Posts Tagged ‘logic’

Nihil ex Nihilo

Tuesday, 6 December 2016

In his foundational work on probability,[1] Bernard Osgood Koopman would write something of form α /κ for a suggested observation α in the context of a presumption κ. That's not how I proceed, but I don't actively object to his having done so, and he had a reason for it. Though Koopman well understood that real-life rarely offered a basis for completely ordering such things by likelihood, let alone associating them with quantities, he was concerned to explore the cases in which quantification were possible, and he wanted his readers to see something rather like division there. Indeed, he would call the left-hand element α a numerator, and the right-hand element κ the denominator.

He would further use 0 to represent that which were impossible. This notation is usable, but I think that he got a bit lost because of it. In his presentation of axiomata, Osgood verbally imposes a tacit assumption that no denominator were 0. This attempt at assumption disturbs me, not because I think that a denominator could be 0, but because it doesn't bear assuming. And, as Koopman believed that probability theory were essentially a generalization of logic (as do I), I think that he should have seen that the proposition didn't bear assuming. Since Koopman was a logicist, the only thing that he should associate with a denominator of 0 would be a system of assumptions that entailed a self-contradiction; anything else is more plausible than that.

In formal logic, it is normally accepted that anything can follow if one allows a self-contradiction into a system, so that any conclusion as such is uninteresting. If faced by something such as X ∨ (Y ∧ ¬Y) (ie X or both Y and not-Y), one throws away the (Y ∧ ¬Y), leaving just the X; if faced with a conclusion Y ∧ ¬Y then one throws away whatever forced that awful thing upon one.[2] Thus, the formalist approach wouldn't so much forbid a denominator of 0 as declare everything that followed from it to be uninteresting, of no worth. A formal expression that no contradiction is entailed by the presumption κ would have the form ¬(κ ⇒ [(Y ∧ ¬Y)∃Y]) but this just dissolves uselessly ¬(¬κ ∨ [(Y ∧ ¬Y)∃Y])
¬¬κ ∧ ¬[(Y ∧ ¬Y)∃Y]
κ ∧ [¬(Y ∧ ¬Y)∀Y]
κ ∧ [(¬Y ∨ ¬¬Y)∀Y]
κ ∧ [(¬YY)∀Y]
(because (X ⇔ [X ∧ (Y ∨ ¬Y)∀Y])∀X).

In classical logic, the principle of non-contradiction is seen as the bedrock principle, not an assumption (tacit or otherwise), because no alternative can actually be assumed instead.[3]. From that perspective, one should call the absence of 0-valued denominators simply a principle.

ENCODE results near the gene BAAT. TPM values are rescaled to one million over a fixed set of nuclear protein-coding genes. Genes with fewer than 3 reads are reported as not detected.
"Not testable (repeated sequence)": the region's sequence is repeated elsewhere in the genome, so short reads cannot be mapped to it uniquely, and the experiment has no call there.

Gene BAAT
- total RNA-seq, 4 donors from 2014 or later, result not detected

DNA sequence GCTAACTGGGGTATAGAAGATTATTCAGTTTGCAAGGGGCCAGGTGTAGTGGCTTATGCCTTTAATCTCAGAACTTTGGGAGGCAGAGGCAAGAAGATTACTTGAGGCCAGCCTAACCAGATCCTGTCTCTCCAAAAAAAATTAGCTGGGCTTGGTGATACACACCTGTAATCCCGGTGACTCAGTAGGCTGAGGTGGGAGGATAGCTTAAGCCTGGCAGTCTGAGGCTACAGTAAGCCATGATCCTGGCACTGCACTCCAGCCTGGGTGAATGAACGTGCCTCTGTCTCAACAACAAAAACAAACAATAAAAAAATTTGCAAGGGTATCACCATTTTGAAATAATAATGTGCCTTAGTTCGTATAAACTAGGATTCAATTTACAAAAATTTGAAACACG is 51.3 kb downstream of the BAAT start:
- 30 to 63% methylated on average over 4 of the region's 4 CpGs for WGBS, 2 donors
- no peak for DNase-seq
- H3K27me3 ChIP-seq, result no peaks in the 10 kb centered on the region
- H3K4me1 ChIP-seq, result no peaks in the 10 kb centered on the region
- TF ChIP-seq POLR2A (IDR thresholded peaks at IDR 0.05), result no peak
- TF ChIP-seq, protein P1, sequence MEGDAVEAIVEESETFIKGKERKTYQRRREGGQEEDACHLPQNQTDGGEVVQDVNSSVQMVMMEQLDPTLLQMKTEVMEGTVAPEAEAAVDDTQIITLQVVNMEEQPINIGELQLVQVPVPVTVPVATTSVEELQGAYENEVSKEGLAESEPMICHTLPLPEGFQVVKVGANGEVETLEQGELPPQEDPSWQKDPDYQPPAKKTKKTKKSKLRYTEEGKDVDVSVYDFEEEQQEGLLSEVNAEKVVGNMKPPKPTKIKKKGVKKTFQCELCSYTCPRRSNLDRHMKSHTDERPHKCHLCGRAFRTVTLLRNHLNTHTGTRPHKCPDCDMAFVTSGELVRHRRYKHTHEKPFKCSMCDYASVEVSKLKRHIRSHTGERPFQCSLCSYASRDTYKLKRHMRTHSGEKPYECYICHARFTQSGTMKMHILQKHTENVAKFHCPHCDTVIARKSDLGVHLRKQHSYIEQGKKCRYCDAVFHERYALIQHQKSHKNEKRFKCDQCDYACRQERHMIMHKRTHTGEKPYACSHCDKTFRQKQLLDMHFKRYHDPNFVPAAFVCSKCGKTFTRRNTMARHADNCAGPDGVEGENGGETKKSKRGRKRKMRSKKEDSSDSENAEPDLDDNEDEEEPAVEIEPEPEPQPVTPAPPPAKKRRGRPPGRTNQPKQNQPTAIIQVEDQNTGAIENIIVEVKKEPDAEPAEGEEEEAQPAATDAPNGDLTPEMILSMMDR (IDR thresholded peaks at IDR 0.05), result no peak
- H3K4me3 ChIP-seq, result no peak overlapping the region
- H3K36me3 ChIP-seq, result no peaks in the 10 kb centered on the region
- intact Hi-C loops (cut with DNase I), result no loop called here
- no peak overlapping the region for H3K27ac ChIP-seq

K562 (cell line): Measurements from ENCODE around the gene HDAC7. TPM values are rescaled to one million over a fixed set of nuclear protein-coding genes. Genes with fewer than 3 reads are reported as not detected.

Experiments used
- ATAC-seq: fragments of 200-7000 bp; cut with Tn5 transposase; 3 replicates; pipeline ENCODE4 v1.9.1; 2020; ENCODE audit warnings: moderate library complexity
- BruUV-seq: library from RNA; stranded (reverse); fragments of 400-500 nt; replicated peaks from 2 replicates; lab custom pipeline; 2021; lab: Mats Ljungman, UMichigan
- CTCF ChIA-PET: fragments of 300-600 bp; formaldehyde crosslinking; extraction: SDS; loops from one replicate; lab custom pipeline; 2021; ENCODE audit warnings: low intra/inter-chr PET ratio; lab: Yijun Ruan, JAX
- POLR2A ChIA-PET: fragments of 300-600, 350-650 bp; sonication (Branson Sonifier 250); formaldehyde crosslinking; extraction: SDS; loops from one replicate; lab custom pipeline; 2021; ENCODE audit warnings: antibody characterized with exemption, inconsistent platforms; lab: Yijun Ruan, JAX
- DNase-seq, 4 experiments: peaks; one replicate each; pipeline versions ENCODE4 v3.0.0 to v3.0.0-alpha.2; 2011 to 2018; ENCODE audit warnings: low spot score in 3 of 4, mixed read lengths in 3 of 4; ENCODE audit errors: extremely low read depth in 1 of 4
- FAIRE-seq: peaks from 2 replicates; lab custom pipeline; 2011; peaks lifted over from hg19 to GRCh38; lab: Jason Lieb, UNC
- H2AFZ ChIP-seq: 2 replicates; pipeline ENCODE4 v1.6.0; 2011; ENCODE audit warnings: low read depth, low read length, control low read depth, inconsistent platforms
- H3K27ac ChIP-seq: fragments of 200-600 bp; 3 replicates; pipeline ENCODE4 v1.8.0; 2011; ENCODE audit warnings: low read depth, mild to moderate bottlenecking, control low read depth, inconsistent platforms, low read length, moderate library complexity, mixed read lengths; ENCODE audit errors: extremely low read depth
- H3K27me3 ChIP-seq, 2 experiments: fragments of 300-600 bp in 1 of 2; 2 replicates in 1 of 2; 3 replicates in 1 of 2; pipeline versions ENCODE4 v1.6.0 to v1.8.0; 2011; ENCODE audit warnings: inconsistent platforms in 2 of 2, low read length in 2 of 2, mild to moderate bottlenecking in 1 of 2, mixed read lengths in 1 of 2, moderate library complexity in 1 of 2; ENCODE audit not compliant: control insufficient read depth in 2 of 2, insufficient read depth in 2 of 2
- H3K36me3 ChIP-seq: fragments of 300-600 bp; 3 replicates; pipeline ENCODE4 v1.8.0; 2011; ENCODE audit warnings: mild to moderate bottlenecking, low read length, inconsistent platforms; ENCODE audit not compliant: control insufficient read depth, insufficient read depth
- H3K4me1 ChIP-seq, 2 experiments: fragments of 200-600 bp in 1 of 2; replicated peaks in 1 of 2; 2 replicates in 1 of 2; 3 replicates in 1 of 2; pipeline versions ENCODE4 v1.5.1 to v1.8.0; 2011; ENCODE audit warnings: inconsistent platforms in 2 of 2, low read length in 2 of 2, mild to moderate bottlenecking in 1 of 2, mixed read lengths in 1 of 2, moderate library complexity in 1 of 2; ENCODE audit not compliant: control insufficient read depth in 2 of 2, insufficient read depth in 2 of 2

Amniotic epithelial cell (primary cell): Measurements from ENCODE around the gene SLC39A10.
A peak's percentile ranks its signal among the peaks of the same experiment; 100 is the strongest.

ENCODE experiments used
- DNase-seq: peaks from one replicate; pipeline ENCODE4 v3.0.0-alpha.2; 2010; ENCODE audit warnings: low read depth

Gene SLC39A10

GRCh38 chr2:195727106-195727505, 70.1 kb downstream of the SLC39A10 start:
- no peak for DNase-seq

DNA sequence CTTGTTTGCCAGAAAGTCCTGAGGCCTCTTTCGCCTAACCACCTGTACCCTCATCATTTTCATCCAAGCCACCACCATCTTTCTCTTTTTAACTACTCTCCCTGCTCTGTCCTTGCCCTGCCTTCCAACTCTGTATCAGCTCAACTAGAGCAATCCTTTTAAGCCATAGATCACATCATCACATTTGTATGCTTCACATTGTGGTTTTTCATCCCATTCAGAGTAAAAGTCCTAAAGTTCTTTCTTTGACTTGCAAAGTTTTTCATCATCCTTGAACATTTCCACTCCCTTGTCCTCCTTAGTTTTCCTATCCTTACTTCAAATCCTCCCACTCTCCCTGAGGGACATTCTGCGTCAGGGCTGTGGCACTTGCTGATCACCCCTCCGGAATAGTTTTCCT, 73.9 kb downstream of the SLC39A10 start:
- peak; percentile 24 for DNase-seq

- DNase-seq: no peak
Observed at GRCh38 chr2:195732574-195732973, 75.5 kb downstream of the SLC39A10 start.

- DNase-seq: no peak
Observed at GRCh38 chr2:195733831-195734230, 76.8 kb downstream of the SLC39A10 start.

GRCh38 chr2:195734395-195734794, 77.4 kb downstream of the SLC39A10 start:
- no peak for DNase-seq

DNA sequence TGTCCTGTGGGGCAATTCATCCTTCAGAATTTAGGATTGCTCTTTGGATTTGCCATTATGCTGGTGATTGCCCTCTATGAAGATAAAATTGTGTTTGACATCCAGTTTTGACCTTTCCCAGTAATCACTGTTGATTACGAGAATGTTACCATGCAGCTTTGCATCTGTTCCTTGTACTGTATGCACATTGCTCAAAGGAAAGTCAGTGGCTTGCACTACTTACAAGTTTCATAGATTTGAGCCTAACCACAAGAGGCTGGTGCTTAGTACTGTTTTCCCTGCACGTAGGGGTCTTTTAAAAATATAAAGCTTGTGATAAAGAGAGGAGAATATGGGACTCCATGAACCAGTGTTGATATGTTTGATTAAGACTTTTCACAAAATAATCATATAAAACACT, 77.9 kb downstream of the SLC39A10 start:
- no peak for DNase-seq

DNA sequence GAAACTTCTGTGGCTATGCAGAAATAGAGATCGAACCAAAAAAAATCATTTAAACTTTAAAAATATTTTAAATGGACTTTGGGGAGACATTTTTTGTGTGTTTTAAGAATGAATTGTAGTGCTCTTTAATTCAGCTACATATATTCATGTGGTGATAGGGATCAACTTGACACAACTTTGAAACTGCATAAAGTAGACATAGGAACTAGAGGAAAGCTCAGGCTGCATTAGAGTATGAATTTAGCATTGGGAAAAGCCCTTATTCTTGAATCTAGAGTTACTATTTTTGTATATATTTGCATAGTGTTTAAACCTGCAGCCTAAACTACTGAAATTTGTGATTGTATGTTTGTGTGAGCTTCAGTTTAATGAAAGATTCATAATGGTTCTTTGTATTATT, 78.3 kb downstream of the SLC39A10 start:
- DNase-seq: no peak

[1] Koopman, Bernard Osgood; The Axioms and Algebra of Intuitive Probability, The Annals of Mathematics, Series 2 Vol 41 #2, pp 269-292; and The Bases of Probability, Bulletin of the American Mathematical Society, Vol 46 #10, pp 763-774.

[2] Indeed, that principle of rejection is the basis of proof by contradiction, which method baffles so many people!

[3] Aristoteles, The Metaphysics, Bk 4, Ch 3, 1005b15-22.

I Still Don't Know Why He Ever Liked that Guy

Wednesday, 23 September 2015

Years ago, a friend and I were talking about something, and he mentioned Hitler. I declared

I don't know why you ever liked that guy!

in reply to which he barked

Oh! That is a lie![1]

Well, no, it wasn't a lie. I escalated by betting him dinner on the matter. Then I explained to him that, since the truth of a proposition is a precondition for it to be known, one of the ways that I could not know why he'd ever liked Hitler would be if he'd never liked Hitler. Another way would be if I'd never believed that he'd liked Hitler, regardless of how my friend really felt about Hitler.

Indeed, the contradiction of I don't know why you ever liked that guy! is I know why you at some time liked that guy! Formally,[2] [formal logical expression] So,

I don't know why you ever liked that guy!

was a truth (though perhaps not a simple truth, as he'd had trouble seeing it).

Having won the wager, I waived the prize; my objectives in betting had all been met. Now, had he won the wager, then I'm sure that he'd have collected; but had I claimed, as he'd thought, that he'd once liked Hitler, then he'd have been quite justified in extracting the dinner; it would have disincentivized my insulting him in such a way, and off-set the felt sting of the calumny.

[1] That was how he spoke. He often began with Oh!, and when learning English in Hong Kong he had been taught to avoid contractions.

[2] (2015:09/24): I have edited the formal expression, seeking to have it capture more completely the structure of the natural-language expression.

Disjunctive Jam-Up

Friday, 26 September 2014

The Eight Amendment to the Constitution of the United States declares

Excessive bail shall not be required, nor excessive fines imposed, nor cruel and unusual punishments inflicted.
(Underscore mine.) The constitution of the state of California has a much more complex discussion of bail; but its Article 1, §17 declares
Cruel or unusual punishment may not be inflicted or excessive fines imposed.
(Underscore mine.) Plainly these words are an adaptation from the US Constitution.

The replacement of and with or was apparently to indicate that cruel punishment were not to be deemed acceptable simply by virtue of being usual. Indeed, Article 1, §17 of the constitution of the state of Florida used to declare